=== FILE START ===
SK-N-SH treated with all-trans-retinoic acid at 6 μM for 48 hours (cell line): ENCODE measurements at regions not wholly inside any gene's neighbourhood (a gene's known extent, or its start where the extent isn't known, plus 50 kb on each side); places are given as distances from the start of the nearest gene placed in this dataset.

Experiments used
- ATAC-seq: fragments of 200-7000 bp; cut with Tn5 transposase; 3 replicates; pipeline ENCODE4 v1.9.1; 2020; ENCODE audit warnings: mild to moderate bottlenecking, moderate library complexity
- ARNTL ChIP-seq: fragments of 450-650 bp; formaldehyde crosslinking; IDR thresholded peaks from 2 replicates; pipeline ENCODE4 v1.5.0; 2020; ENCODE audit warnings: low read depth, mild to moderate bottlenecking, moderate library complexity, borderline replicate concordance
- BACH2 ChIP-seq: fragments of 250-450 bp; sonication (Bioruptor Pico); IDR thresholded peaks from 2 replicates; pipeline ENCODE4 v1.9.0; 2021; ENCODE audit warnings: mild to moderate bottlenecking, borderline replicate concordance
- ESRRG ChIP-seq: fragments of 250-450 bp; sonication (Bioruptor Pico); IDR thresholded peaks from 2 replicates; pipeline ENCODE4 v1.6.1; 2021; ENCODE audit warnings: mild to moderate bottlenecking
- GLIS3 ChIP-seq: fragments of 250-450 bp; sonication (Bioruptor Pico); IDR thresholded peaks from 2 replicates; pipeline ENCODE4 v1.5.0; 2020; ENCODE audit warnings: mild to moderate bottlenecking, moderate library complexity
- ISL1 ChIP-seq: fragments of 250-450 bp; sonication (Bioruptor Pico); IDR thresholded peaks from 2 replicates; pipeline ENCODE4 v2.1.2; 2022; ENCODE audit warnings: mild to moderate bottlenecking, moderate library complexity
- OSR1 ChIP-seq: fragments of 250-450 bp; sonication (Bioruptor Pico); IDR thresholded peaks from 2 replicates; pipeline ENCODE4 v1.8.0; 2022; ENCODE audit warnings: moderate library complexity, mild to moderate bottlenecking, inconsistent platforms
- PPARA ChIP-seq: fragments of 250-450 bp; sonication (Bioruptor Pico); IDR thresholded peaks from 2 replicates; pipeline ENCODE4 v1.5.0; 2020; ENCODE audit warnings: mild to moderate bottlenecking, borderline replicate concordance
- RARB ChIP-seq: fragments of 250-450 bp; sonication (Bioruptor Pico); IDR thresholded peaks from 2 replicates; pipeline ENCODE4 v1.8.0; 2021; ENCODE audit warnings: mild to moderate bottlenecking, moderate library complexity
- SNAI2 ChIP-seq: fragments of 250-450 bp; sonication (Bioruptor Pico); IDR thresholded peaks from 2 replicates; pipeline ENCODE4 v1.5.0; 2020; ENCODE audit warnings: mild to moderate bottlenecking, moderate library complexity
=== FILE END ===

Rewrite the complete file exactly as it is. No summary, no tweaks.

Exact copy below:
SK-N-SH treated with all-trans-retinoic acid at 6 μM for 48 hours (cell line): ENCODE measurements at regions not wholly inside any gene's neighbourhood (a gene's known extent, or its start where the extent isn't known, plus 50 kb on each side); places are given as distances from the start of the nearest gene placed in this dataset.

Experiments used
- ATAC-seq: fragments of 200-7000 bp; cut with Tn5 transposase; 3 replicates; pipeline ENCODE4 v1.9.1; 2020; ENCODE audit warnings: mild to moderate bottlenecking, moderate library complexity
- ARNTL ChIP-seq: fragments of 450-650 bp; formaldehyde crosslinking; IDR thresholded peaks from 2 replicates; pipeline ENCODE4 v1.5.0; 2020; ENCODE audit warnings: low read depth, mild to moderate bottlenecking, moderate library complexity, borderline replicate concordance
- BACH2 ChIP-seq: fragments of 250-450 bp; sonication (Bioruptor Pico); IDR thresholded peaks from 2 replicates; pipeline ENCODE4 v1.9.0; 2021; ENCODE audit warnings: mild to moderate bottlenecking, borderline replicate concordance
- ESRRG ChIP-seq: fragments of 250-450 bp; sonication (Bioruptor Pico); IDR thresholded peaks from 2 replicates; pipeline ENCODE4 v1.6.1; 2021; ENCODE audit warnings: mild to moderate bottlenecking
- GLIS3 ChIP-seq: fragments of 250-450 bp; sonication (Bioruptor Pico); IDR thresholded peaks from 2 replicates; pipeline ENCODE4 v1.5.0; 2020; ENCODE audit warnings: mild to moderate bottlenecking, moderate library complexity
- ISL1 ChIP-seq: fragments of 250-450 bp; sonication (Bioruptor Pico); IDR thresholded peaks from 2 replicates; pipeline ENCODE4 v2.1.2; 2022; ENCODE audit warnings: mild to moderate bottlenecking, moderate library complexity
- OSR1 ChIP-seq: fragments of 250-450 bp; sonication (Bioruptor Pico); IDR thresholded peaks from 2 replicates; pipeline ENCODE4 v1.8.0; 2022; ENCODE audit warnings: moderate library complexity, mild to moderate bottlenecking, inconsistent platforms
- PPARA ChIP-seq: fragments of 250-450 bp; sonication (Bioruptor Pico); IDR thresholded peaks from 2 replicates; pipeline ENCODE4 v1.5.0; 2020; ENCODE audit warnings: mild to moderate bottlenecking, borderline replicate concordance
- RARB ChIP-seq: fragments of 250-450 bp; sonication (Bioruptor Pico); IDR thresholded peaks from 2 replicates; pipeline ENCODE4 v1.8.0; 2021; ENCODE audit warnings: mild to moderate bottlenecking, moderate library complexity
- SNAI2 ChIP-seq: fragments of 250-450 bp; sonication (Bioruptor Pico); IDR thresholded peaks from 2 replicates; pipeline ENCODE4 v1.5.0; 2020; ENCODE audit warnings: mild to moderate bottlenecking, moderate library complexity